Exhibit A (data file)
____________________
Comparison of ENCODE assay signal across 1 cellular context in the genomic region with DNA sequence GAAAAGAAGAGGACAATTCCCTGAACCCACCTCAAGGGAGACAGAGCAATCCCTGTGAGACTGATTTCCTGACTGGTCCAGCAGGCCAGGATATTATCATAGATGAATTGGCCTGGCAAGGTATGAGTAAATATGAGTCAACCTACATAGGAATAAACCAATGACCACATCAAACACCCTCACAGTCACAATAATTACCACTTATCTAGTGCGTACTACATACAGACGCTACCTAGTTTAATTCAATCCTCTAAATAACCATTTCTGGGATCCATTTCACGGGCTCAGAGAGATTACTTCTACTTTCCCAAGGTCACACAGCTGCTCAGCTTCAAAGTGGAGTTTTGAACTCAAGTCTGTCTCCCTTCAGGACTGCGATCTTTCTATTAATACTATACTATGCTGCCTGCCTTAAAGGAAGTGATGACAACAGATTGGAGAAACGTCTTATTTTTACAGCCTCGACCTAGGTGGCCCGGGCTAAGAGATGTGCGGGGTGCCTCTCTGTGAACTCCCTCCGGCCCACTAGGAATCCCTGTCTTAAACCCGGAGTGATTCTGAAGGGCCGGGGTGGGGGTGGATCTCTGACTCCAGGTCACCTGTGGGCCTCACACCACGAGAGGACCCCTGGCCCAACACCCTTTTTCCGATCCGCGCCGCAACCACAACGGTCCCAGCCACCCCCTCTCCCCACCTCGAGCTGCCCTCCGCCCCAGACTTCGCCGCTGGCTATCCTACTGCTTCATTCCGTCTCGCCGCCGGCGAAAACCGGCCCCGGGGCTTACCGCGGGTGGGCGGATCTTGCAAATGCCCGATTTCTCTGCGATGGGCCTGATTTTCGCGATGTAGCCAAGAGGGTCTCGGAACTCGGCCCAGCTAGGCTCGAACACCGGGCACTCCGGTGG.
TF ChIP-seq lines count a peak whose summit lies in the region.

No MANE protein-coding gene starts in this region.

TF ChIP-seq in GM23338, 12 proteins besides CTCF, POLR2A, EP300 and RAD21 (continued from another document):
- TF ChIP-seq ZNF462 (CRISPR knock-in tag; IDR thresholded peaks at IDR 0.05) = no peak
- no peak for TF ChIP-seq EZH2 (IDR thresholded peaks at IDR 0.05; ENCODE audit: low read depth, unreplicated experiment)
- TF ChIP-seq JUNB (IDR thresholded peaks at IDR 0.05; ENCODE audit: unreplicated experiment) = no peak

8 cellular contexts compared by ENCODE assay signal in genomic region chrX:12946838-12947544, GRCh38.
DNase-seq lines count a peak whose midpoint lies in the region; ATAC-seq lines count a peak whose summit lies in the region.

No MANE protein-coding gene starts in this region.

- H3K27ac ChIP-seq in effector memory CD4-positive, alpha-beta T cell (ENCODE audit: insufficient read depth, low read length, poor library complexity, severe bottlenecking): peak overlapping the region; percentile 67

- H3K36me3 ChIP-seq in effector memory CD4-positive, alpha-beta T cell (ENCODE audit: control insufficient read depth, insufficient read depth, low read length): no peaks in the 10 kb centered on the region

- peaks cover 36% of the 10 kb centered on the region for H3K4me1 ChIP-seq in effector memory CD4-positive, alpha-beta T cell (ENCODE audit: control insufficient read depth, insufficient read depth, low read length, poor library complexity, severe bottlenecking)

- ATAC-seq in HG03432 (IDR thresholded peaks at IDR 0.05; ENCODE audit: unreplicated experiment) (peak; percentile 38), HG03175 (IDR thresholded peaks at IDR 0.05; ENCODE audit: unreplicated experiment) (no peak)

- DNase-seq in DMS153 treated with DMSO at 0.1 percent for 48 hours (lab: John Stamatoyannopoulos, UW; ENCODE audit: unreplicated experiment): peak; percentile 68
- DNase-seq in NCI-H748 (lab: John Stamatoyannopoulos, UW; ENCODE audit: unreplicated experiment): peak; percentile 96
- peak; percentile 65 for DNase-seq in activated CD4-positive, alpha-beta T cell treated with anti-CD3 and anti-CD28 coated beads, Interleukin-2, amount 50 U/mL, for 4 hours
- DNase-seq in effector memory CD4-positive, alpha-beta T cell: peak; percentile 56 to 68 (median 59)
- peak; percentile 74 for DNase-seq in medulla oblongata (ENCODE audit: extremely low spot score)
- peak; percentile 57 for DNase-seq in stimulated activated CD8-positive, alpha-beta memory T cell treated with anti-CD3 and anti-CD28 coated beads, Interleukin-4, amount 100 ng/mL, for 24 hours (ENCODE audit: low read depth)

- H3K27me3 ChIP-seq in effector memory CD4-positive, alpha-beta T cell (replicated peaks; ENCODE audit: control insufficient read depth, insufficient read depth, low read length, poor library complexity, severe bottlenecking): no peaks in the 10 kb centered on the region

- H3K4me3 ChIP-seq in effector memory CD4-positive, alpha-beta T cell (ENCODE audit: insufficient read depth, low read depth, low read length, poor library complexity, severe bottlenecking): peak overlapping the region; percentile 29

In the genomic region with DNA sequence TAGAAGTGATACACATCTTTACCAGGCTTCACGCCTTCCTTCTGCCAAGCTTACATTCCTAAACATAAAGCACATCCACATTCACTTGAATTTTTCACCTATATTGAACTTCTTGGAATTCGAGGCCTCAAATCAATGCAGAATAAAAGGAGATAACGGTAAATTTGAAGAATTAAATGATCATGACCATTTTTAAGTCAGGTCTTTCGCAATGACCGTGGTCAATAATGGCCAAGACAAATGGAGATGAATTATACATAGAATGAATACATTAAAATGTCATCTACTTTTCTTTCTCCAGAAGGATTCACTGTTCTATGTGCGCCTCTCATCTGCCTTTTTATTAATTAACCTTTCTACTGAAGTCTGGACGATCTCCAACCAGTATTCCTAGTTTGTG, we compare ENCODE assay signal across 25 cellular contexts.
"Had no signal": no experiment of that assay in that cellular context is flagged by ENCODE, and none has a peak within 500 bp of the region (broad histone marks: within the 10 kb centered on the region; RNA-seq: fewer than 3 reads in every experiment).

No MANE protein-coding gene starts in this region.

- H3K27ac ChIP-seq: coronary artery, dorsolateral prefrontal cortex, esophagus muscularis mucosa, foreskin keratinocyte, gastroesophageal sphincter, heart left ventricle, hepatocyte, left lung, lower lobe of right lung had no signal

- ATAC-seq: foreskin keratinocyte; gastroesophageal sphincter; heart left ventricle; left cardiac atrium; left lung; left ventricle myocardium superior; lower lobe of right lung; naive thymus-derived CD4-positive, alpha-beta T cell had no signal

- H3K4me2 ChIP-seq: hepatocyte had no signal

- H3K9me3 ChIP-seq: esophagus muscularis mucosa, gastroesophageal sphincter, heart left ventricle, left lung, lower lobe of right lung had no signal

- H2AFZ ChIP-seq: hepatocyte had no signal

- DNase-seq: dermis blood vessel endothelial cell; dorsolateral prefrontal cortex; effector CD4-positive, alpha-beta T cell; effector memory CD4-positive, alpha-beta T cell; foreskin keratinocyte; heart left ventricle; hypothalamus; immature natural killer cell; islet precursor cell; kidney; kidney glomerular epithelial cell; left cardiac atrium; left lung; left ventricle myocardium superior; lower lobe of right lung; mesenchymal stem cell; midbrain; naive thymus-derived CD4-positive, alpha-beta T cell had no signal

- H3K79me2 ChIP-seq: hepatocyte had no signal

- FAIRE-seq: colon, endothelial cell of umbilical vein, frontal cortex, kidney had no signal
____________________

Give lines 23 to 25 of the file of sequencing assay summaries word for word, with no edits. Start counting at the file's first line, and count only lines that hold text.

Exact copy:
In the genomic region with DNA sequence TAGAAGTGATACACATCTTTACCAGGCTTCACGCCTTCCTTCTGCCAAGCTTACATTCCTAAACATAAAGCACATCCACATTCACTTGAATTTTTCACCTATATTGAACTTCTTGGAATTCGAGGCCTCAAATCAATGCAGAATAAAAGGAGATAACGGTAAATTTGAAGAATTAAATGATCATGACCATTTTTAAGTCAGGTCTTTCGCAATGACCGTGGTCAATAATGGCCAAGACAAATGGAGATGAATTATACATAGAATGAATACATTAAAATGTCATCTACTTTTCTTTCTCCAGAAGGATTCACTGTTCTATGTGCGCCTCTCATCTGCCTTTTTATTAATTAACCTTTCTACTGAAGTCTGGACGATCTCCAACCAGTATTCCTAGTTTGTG, we compare ENCODE assay signal across 25 cellular contexts.
"Had no signal": no experiment of that assay in that cellular context is flagged by ENCODE, and none has a peak within 500 bp of the region (broad histone marks: within the 10 kb centered on the region; RNA-seq: fewer than 3 reads in every experiment).

No MANE protein-coding gene starts in this region.